Bailiffs And Your Rights
Bailiffs are persons authorised by the Courts to collect debts on behalf of someone owed money. If you're being visited by bailiffs, you still have rights and the bailiffs must conduct themselves in a lawful manner. However, you must face up to the loss of some possessions or start repayments very soon.
Bailiffs are now also referred to as Civil Enforcement Agents. For the majority of borrowers with unsecured debt repayment problems, the law is sympathetic towards them. This is because the Consumer Credit Act 1974 states a borrower is only required to repay their unsecured debts at a rate which is realistically affordable once essential living expenses and personal circumstances have been considered. This is regardless of the level of debt, the duration of the loan or the interest rate.
Only when all the following are true can a County Court bailiff visit your home/premises:
- A default notice(s) has been issued and not complied with.
- The creditor has advised of their intention of Court action and a Claim/ Summons has been issued.
- A Judgment has been made in favour of the creditor with terms the Judge deems to be fair to both parties.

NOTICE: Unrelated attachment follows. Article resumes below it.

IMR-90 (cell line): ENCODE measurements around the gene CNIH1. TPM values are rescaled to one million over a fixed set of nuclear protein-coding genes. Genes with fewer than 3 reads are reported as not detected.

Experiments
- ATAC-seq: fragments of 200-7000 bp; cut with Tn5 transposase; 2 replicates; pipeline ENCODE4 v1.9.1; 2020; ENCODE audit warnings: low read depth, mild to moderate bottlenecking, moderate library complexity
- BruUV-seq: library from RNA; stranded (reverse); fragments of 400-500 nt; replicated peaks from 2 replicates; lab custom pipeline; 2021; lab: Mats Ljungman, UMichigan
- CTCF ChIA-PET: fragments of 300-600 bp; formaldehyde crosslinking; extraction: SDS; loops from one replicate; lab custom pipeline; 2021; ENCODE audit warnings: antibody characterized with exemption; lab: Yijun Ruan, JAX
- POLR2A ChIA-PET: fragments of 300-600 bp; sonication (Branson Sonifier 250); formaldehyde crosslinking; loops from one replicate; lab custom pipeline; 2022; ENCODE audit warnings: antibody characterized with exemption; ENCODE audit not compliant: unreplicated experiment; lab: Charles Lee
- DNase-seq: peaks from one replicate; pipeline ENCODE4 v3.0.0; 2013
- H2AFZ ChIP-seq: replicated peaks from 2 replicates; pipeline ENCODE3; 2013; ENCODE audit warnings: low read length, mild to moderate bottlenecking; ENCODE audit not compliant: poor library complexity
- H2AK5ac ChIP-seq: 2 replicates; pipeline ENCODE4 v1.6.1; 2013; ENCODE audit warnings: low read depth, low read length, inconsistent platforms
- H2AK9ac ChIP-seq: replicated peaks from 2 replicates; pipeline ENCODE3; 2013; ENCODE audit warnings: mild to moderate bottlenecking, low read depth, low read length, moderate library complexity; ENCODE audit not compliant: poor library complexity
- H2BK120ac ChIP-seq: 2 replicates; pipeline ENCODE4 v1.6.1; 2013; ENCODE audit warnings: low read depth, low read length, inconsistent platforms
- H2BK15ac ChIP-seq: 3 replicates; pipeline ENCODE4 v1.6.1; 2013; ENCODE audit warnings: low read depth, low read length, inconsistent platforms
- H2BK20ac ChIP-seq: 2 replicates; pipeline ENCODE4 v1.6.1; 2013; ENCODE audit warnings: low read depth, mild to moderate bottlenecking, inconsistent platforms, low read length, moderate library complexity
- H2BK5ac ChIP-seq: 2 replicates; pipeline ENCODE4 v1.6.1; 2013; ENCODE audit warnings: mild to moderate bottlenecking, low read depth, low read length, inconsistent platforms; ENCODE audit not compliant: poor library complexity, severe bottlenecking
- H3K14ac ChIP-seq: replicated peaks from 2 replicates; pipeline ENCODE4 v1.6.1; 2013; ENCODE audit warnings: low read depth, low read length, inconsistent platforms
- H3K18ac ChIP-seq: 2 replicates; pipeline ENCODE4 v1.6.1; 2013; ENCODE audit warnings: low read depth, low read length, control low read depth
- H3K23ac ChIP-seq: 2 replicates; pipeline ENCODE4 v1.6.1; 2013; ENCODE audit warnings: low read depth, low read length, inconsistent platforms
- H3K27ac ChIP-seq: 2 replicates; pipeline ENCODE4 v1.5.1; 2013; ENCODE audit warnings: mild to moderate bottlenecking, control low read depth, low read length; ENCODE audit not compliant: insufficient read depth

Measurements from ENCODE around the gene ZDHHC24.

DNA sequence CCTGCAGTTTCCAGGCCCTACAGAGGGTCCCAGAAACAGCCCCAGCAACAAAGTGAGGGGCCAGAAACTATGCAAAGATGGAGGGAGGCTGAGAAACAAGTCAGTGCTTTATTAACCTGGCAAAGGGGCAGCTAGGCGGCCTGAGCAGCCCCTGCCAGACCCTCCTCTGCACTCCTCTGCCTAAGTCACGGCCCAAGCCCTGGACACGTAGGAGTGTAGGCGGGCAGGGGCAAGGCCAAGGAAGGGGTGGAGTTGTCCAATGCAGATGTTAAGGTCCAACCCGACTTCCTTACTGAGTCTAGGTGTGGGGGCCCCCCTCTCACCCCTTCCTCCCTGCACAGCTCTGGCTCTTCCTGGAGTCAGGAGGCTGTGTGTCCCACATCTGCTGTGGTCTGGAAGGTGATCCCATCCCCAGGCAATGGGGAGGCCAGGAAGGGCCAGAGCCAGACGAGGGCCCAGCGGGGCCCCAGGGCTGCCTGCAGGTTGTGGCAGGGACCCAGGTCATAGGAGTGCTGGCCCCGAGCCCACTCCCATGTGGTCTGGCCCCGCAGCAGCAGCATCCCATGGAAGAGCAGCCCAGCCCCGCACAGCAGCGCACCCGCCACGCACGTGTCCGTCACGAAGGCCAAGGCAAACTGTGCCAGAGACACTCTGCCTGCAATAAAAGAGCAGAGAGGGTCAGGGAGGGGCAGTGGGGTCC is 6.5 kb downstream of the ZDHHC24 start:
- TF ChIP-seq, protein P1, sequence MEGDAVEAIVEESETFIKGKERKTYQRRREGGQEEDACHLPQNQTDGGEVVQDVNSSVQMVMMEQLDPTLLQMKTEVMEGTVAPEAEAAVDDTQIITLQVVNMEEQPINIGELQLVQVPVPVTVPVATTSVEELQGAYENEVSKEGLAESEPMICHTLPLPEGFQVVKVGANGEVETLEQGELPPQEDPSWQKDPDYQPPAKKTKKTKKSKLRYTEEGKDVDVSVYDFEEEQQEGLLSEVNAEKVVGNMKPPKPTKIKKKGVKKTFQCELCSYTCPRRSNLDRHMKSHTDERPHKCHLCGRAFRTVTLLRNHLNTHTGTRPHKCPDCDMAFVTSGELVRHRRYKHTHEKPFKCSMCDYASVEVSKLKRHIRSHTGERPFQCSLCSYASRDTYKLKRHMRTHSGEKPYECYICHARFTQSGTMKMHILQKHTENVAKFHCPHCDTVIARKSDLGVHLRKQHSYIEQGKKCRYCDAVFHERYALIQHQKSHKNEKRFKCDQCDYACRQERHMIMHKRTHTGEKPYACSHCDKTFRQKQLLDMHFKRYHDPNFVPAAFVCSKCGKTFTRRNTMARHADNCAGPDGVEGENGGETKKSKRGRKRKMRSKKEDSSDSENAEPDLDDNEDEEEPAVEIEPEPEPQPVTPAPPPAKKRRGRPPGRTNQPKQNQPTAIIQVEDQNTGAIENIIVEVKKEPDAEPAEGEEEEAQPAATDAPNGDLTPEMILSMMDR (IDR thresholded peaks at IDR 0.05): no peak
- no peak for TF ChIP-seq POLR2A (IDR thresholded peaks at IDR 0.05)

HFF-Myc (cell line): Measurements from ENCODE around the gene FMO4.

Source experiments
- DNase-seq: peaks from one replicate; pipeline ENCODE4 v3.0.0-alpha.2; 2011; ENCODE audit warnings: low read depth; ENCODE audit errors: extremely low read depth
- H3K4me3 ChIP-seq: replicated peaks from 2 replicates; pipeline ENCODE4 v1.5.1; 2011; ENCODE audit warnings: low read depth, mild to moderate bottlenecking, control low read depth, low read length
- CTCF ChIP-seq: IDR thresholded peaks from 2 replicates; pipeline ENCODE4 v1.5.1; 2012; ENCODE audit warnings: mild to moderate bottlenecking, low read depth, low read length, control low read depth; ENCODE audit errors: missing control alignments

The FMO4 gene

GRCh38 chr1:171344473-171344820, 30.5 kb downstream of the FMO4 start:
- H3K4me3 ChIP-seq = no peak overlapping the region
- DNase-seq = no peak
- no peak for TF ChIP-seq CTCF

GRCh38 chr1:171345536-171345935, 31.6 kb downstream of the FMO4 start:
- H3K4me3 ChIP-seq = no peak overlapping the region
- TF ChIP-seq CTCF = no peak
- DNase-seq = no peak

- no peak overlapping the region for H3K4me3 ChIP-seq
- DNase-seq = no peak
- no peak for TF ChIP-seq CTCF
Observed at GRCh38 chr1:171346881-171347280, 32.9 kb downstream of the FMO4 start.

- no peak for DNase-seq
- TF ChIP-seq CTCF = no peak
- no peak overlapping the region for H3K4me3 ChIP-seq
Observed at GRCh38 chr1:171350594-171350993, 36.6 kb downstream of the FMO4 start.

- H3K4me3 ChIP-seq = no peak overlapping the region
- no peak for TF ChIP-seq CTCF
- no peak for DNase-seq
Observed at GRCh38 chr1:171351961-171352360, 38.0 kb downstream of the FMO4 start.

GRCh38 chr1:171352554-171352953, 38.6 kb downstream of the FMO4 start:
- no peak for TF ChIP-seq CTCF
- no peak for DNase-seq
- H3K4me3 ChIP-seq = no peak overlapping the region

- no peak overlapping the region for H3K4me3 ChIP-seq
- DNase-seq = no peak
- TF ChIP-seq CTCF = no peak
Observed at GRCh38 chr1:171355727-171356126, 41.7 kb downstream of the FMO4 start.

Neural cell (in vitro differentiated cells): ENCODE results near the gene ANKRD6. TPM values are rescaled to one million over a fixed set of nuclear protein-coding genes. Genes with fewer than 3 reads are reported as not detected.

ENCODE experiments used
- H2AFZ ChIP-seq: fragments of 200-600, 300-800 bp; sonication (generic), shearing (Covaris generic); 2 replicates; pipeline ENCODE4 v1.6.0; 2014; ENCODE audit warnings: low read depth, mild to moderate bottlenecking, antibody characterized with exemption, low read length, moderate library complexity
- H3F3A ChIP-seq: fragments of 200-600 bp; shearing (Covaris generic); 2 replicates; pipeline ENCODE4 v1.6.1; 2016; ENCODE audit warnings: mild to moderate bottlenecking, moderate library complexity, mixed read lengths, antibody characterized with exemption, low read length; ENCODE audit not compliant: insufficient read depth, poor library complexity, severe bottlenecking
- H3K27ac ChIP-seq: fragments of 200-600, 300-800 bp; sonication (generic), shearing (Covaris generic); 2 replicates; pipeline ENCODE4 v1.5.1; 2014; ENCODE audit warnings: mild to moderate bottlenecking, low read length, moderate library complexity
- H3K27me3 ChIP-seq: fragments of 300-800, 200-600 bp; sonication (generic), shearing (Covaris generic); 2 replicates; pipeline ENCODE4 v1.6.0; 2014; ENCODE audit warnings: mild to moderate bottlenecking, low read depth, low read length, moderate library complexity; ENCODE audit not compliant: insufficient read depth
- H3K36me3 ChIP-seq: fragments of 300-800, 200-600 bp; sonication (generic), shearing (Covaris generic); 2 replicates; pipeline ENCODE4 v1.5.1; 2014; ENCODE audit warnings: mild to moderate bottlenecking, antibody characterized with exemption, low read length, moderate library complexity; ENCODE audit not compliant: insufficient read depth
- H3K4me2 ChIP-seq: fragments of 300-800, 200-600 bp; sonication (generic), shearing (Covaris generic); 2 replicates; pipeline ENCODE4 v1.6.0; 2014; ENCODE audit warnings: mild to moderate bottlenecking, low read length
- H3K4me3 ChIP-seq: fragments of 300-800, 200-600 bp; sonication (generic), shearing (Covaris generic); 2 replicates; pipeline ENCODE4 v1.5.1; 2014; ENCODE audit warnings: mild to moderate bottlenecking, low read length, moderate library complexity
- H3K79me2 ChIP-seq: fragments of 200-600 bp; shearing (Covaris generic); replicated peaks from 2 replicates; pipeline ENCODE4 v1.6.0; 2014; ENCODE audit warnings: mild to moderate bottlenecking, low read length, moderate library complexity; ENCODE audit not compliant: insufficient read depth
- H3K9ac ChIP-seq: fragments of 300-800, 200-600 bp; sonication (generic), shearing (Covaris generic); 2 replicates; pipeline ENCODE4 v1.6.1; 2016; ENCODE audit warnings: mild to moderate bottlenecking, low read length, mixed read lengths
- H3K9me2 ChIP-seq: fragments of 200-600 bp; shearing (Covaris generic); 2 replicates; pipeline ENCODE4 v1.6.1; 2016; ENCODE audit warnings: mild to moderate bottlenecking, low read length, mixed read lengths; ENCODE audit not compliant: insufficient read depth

- You are still not making repayments under the terms of the Judgment.
Advice contained here can offer some protection, but only an appeal against a Judgment, granting of a Time Order or the commencement of repayments will stop the debt being repaid by means outside your control.
Bailiffs & access to your home
County Court bailiffs will not arrive at your door without warning. You must be given seven days notice to allow you a final chance to reach settlement. You do not have to let bailiffs into your home. County Court bailiffs cannot use force to gain initial entry to a property. Walking in through an unlocked door or climbing in through a window without causing damage is classed as peaceful means. The bailiff may also ask you to allow them into your property to discuss the matter, thus gaining peaceful entry.
Forcing their way past you at your door is not allowed for debts relating to unsecured lending. Once in your home, a bailiff can use force to open internal doors and cupboards. If a bailiff has previously accessed your home by peaceful means, they are entitled to force entry on subsequent visits in respect of the same debt.
If you refuse the bailiff entry indefinitely, the Warrant will be returned to the Court. This means the bailiffs are saying they have not been able to get payment. The creditor may then take other action to enforce the Judgment, such as an Attachment of Earnings Order or in some cases seek a Bankruptcy Petition.
Bailiffs & Removing Items
Items bailiffs can't take
Once the bailiff has gained access, they can seize any goods belonging to the debtor with the following exceptions:
- Items or tools used in self employment/business by the debtor. This can include vehicles, computing equipment and smart phones.
- Household equipment and provisions necessary for the basic domestic needs of the debtor and their family. This includes clothing, bedding and furniture.
- Goods rented or on hire purchase (as technically these don't belong to the debtor).